First Freelance Gig

As a graphic design student, I have yet to do any paid work for clients. All of my work has been student work. Last year for one of my classes, we worked with a client to do a rebranding project. To my surprise, yesterday I got an email from the owner of the company asking if I would be interested in doing a freelance project. I’m pretty excited to work with a client, and to have my first paid graphic design project.

Any tips on being successful at your first freelance project?
Thanks!

  • Don’t underestimate the importance of thorough research.
  • Don’t conceptualize at your computer.
  • Don’t undercharge because you are relatively inexperienced.
  • Don’t forget you are in business to make a profit (and pay taxes).
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Discuss the project with the client and get a feel for the scope. Get a copy of the Graphic Artists Guild Handbook of Pricing and Ethical Guidelines and use that to write up a contract. Get a partial payment up front and don’t begin work until they sign the contract, agreeing to your terms.

Remember that their first priority will be to reach their customers. Graphic design is about the customers - creativity needs to serve that goal.

Good for you!

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Take a deposit.

Do not debate with a customer regarding changes or attempt to tell the client what he/she should or should not like. Do what they want, do it quickly, get paid.

No emotional attachment to client work. It’s their piece, not yours.

Thats a rather poor attitude to have. Sure it’ll cost you less time and energy, but will cost you greater in the long run when all of your clients have not seen positive results because you didn’t try to steer them in the right direction.

Emotional attachment isn’t required, but a level of professional responsibility is.

This will be my downfall until I get more experience and confidence lol.

Thanks for all the suggestions guys, I will try to keep them in mind.

Not Undercharging doesn’t mean you’re billing doesn’t have to match your skill level per se.

For example, I remember working for peanuts (nearly literally) when I first graduated. I was under charging just to get the customer, (thinking, hey there’s no overhead, I already have the software, right?) and it took me years to realize it’s all about my time, being able to sustain myself, and I’m offering a highly valued service that many are incapable of.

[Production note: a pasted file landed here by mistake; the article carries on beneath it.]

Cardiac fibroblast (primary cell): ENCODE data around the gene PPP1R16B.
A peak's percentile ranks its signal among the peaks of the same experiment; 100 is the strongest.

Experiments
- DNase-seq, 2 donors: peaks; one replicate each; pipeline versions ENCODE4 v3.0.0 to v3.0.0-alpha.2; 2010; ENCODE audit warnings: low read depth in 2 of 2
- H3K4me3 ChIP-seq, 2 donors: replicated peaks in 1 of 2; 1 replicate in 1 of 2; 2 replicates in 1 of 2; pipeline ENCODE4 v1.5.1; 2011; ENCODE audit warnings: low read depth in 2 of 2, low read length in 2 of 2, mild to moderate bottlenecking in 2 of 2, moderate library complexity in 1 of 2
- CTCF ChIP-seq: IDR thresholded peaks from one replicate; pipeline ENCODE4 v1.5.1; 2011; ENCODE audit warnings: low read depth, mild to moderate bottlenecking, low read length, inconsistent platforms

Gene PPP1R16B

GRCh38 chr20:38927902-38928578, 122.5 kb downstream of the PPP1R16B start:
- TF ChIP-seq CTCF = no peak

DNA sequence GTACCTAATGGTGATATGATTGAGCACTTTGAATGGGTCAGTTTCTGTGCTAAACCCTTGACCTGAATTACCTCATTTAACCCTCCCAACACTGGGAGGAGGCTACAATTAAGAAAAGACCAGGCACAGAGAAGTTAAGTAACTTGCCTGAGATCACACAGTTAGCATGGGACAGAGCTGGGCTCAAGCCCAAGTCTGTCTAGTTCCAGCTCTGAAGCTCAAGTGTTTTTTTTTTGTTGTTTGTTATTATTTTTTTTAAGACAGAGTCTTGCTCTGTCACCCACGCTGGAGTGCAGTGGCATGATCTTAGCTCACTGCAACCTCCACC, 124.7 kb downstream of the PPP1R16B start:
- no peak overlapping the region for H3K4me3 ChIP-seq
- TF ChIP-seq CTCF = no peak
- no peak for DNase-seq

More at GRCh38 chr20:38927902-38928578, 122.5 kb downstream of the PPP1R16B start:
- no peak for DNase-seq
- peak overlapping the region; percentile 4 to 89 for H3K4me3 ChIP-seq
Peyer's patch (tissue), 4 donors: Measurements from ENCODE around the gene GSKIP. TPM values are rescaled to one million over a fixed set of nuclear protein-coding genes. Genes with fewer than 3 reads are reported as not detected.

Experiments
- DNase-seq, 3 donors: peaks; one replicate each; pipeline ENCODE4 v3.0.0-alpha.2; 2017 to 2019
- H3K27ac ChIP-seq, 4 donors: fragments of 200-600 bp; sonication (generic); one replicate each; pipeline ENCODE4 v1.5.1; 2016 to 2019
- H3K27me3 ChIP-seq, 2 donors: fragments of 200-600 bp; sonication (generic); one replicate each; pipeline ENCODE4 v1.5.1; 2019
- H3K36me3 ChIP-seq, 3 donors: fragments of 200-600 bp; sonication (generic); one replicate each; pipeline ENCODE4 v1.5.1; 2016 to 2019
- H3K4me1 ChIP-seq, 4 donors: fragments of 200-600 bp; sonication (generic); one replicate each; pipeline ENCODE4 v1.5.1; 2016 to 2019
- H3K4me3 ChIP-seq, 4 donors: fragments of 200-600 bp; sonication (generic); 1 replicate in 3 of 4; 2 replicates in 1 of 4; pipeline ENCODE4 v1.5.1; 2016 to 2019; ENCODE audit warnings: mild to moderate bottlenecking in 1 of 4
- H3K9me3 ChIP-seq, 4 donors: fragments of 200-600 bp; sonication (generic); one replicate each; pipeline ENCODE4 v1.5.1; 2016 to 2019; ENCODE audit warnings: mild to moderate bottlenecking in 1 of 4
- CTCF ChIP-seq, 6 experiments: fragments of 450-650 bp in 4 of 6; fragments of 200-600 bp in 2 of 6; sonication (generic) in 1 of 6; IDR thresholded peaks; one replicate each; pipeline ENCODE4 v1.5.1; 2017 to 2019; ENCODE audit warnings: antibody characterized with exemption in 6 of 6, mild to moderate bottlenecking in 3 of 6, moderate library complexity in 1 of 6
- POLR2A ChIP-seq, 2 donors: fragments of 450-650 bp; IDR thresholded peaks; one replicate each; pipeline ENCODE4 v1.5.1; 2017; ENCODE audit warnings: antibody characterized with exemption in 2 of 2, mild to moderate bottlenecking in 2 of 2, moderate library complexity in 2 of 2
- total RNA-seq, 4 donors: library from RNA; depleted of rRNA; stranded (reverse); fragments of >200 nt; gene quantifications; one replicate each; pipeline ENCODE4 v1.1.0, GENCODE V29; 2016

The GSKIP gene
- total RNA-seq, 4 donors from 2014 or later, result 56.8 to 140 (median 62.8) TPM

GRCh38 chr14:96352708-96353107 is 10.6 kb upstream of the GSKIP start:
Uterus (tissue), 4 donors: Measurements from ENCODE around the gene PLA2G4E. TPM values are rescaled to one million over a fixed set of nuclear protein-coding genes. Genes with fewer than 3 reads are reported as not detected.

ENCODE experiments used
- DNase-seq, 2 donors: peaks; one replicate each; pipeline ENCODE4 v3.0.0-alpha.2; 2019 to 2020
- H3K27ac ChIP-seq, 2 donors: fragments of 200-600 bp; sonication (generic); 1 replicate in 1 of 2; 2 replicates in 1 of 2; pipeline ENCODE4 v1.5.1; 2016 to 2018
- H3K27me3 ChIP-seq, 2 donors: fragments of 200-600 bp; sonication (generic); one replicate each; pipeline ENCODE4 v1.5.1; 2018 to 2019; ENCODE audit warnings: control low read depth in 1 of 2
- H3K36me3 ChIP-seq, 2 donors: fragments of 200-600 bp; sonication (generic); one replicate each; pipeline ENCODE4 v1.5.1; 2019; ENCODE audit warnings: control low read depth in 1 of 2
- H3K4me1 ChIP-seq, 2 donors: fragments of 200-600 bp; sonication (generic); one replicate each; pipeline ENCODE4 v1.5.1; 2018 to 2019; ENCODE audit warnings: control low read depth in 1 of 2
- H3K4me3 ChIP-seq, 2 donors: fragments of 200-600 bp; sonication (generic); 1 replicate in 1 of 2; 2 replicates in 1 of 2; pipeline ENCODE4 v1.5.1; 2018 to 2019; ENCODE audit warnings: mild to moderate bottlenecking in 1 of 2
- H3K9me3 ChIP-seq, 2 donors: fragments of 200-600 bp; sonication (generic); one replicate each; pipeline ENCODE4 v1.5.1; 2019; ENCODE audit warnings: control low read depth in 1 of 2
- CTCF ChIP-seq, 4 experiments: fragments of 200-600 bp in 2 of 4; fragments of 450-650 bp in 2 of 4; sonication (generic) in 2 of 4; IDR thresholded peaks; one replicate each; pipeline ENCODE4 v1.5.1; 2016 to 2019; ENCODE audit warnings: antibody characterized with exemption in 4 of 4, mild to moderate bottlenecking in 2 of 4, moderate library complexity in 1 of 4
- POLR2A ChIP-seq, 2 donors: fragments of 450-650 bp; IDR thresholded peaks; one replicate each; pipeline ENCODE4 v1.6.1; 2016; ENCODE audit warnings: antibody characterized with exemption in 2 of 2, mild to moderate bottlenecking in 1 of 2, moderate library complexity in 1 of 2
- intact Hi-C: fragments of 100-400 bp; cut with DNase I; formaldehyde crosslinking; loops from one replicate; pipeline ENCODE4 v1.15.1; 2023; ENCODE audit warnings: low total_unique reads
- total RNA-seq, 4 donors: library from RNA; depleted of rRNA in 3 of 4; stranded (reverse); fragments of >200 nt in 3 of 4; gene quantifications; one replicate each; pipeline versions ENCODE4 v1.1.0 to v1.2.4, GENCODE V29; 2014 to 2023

Remember, this is, or will be, your livelihood. The majority of the population has little to no artistic talent. It terrifies them. Businesses will be be relying on you to put their company on the map. From branding, to marketing campaigns. You’re worth big bucks. Not for the art in itself, but for the revenue that your clients will receive from having a new sign, a website, a menu, a logo - you name it. Everything you make, you get paid for, and the client can profit from.

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^That’s assuming they have the skill and experience to realize the client goes to a designer to increase their own profit margin, and know how to deliver the goods. Far too many students who never get the opportunity to work for someone else in the field never find out that it isn’t about their own personal Art. It’s about the clients’ bottom lines. Every designer’s first real world job is supposed to open their eyes to that fact (since the schools coddle a “be artistic” attitude.)

Yes. It’s unfortunate that many schools do this, but it’s common — especially those universities with design programs embedded in their fine arts colleges.

Artistic and creative skills are necessary is this field, but they’re only part of a means to an end — not the end itself.

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